I was doomed. Unless I could wrack my brain and remember the first and second responses. I slipped on the old cassock and surplice, all the while thinking of two things: what were the responses, and what would happen when it became obvious that I did not know them? It would be very embarrassing.

Father Bolenciwicz came in in plenty of time, donned his vestments, mumbling the prayers that accompanied each item, and then sat down. He was quiet and did not say anything. We had a while before Mass was due to start. I went out to light the candles on the alter and by the lectern. I was a real whiz with the cable lighter/snuffer. I sometimes cringe when I see people today smushing the candles out–one should be able to snuff a candle *without touching it!*

I went back in, and then it was time to go. Father Bolenciwicz took up the chalice, topped with the cloth like a stole, the small dish, the folding envelope that held the host, all of these covered with the cloth that matched whatever color of vestment the liturgical calendar called for. I took up a small cruet of wine and one of water. We went out a side door, walked to the steps leading up to the sanctuary, and we knelt.

It was time!

And then Father Bolenciwicz mumbled—he was a mumbler—the first line of the dreaded Prayers at the Foot of the Altar. Any hope that I might get cued disappeared. So I did the same. He mumbled and I mumbled. It sounded like this:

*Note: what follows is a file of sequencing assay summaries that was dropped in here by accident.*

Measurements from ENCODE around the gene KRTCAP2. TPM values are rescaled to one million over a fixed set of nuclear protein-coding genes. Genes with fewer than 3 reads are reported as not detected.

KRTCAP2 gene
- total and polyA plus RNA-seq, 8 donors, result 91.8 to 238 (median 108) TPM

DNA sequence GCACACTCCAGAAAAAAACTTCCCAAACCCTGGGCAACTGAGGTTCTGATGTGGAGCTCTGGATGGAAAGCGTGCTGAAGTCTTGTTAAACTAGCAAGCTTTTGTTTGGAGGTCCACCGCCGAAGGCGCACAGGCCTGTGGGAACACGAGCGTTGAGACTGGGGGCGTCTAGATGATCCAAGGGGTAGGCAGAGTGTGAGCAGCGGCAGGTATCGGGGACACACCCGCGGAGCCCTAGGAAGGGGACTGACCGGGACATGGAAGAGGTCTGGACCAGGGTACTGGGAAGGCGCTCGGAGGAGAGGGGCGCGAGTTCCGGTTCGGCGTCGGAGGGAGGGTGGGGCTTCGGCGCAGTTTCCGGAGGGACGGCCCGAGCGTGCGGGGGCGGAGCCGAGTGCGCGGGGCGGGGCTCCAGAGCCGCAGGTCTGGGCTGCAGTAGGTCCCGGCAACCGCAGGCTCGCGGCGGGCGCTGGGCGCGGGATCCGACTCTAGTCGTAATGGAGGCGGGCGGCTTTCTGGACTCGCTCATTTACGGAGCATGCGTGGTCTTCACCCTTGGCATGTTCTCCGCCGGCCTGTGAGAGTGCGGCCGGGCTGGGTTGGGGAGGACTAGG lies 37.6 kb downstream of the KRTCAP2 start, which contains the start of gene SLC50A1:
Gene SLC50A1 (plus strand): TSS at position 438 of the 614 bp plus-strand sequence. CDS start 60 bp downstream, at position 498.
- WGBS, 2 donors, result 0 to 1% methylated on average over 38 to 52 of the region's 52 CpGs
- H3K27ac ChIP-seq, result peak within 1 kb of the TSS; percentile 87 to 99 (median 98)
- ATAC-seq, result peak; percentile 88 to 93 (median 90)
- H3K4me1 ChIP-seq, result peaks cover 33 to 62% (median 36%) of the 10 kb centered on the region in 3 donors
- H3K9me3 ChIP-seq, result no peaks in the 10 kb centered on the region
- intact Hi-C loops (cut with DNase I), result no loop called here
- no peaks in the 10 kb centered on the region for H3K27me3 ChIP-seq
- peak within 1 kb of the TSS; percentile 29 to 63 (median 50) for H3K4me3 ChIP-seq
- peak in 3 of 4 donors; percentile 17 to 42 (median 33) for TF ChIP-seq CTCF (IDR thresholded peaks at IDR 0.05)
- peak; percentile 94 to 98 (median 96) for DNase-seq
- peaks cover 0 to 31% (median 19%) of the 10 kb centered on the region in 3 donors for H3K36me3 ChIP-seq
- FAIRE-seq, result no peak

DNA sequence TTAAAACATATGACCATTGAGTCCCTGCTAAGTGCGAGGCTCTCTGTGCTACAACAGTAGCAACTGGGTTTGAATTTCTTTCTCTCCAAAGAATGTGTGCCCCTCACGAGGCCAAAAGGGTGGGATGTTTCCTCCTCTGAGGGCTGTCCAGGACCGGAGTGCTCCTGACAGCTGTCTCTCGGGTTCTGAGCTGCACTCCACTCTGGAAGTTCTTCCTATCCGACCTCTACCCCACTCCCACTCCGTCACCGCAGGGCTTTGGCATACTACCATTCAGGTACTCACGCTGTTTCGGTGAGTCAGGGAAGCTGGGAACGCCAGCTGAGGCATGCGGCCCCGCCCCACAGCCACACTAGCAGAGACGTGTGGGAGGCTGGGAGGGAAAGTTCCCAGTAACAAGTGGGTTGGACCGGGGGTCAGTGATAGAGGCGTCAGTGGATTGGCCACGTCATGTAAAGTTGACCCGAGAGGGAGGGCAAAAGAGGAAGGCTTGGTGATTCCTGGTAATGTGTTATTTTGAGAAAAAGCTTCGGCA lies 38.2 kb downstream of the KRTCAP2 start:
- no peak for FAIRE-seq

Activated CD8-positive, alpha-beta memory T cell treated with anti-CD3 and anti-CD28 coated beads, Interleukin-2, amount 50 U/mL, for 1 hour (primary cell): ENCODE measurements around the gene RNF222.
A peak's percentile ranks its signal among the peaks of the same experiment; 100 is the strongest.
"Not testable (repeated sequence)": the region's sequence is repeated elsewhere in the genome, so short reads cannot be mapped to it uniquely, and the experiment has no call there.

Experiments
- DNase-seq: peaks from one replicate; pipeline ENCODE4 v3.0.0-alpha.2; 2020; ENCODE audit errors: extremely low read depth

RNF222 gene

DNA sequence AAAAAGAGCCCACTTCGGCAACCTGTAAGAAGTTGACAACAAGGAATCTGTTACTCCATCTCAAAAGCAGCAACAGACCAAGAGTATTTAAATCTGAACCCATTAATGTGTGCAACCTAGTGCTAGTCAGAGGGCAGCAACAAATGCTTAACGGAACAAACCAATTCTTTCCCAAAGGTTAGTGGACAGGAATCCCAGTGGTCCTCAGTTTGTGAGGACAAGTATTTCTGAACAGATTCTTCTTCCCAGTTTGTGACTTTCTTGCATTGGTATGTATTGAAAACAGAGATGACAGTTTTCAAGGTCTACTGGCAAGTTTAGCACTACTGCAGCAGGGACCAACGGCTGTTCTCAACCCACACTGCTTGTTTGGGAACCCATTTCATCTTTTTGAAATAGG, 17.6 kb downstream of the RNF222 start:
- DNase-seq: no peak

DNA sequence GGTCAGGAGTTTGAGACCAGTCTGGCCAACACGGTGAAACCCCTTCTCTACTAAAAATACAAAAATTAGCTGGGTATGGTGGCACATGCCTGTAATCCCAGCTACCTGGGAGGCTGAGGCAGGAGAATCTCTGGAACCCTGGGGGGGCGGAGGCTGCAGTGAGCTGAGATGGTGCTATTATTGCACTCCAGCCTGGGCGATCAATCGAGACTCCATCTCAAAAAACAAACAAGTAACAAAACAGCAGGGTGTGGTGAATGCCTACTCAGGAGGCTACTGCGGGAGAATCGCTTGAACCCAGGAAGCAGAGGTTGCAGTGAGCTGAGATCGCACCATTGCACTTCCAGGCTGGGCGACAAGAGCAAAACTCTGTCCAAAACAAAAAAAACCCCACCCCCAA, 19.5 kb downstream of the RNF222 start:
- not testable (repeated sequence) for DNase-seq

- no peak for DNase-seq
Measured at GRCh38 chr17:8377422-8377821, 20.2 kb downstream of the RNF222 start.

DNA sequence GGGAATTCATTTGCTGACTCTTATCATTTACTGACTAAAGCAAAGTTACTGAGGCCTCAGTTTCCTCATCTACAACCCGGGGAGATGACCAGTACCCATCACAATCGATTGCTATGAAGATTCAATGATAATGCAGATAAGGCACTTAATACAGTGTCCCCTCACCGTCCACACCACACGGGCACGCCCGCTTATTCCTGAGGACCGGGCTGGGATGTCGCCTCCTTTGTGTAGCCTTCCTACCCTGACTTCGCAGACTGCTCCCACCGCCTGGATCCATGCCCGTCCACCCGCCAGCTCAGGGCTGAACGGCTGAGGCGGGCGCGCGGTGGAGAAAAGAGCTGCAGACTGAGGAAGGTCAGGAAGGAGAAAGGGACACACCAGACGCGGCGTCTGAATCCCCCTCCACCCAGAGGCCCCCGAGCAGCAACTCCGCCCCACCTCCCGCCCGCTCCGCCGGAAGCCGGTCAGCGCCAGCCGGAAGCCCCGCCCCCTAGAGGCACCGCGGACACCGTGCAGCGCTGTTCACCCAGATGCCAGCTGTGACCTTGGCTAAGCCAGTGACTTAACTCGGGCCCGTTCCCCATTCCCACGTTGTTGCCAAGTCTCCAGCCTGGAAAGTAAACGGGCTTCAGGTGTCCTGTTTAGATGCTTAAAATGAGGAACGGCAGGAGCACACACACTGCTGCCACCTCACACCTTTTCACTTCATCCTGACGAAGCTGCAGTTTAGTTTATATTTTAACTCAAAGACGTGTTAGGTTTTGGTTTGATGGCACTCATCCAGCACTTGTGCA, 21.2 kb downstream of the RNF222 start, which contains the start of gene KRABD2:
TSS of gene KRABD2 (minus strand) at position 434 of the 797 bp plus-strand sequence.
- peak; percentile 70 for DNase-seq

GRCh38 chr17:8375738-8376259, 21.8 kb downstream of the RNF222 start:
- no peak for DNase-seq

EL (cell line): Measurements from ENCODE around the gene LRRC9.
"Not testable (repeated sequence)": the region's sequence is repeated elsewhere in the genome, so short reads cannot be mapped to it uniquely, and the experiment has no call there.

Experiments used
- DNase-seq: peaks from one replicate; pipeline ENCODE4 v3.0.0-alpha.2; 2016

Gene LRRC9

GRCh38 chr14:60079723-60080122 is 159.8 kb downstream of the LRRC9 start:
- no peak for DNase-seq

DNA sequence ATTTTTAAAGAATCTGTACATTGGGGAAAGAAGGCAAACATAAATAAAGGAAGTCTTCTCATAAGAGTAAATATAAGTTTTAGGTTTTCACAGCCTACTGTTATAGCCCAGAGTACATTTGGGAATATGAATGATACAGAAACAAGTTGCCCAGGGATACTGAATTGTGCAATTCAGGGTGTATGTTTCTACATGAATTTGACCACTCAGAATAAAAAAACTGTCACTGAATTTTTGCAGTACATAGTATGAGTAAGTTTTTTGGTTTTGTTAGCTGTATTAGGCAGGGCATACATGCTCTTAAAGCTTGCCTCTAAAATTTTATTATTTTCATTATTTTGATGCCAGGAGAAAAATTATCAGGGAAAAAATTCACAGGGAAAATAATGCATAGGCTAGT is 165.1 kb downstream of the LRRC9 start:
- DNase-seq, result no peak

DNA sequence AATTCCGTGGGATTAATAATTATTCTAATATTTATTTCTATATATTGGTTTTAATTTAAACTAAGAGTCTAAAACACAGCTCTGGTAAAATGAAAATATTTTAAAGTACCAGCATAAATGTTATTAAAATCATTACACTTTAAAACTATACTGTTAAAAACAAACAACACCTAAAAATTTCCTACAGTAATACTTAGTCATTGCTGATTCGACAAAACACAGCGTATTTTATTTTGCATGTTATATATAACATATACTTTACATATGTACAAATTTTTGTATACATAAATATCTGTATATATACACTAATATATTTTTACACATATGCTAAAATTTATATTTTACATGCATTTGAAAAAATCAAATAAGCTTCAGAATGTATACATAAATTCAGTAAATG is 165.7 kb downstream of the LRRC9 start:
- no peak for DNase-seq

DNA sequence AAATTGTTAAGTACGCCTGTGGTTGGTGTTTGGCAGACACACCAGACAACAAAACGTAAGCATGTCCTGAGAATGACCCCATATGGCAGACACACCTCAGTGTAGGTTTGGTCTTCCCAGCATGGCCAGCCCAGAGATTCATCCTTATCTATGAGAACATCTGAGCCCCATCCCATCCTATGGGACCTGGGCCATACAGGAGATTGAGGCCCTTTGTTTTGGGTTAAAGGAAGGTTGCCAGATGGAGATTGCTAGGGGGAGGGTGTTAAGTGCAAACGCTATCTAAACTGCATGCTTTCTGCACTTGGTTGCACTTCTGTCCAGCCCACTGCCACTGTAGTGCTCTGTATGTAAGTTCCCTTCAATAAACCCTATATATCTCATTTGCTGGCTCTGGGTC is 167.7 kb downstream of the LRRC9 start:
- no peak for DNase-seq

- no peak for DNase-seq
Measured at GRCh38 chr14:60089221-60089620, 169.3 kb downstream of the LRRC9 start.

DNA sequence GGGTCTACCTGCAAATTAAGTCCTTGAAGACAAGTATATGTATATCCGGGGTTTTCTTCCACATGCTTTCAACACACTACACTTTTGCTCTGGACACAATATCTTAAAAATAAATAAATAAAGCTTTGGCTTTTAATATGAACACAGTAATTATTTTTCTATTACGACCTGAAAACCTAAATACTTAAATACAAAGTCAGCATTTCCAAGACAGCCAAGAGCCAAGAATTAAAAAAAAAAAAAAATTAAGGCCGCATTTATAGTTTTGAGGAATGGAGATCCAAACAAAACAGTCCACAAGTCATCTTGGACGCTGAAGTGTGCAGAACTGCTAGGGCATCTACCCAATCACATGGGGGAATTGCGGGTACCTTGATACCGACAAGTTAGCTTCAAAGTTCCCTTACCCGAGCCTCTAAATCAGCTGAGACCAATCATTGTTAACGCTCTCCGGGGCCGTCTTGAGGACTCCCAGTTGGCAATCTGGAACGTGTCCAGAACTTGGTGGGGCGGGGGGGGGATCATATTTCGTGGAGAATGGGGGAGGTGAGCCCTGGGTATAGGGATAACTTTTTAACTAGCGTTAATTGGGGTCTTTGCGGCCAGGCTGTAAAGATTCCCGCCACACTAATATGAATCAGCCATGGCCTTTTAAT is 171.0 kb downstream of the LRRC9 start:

Father B: Mumble Mumble de Mumble.

Me: Mumble Mumble Mum.

Father B: Mumble mumbledum mummus mumble.

Me: Mumble mumble mumblety bum.

Father B: Mumble mumble Mumble…

Me: And your people shall rejoice in you!

Hey, a clear strong finish. And on to the Mass, which I knew well.

After Mass, Father Bolenciwicz said, “Come here. I need to tell you something.”

I approached, my heart in my throat.

He lifted his hand and placed it on my shoulder. “You are very good altar boy. You are the only one who knows his Prayers at the Foot of the Altar.”

I never think of that incident without mixed feelings of pride and guilt. I went on to bigger and worse sins, and I no longer follow the Catholic—or even the Christian—path, but I still feel bad about faking it with Father Bolenciwicz. I am sure he went to his Master many years ago, and was rewarded as the good man he was.

As for myself, I feel that the incident may have taught me the wrong lesson.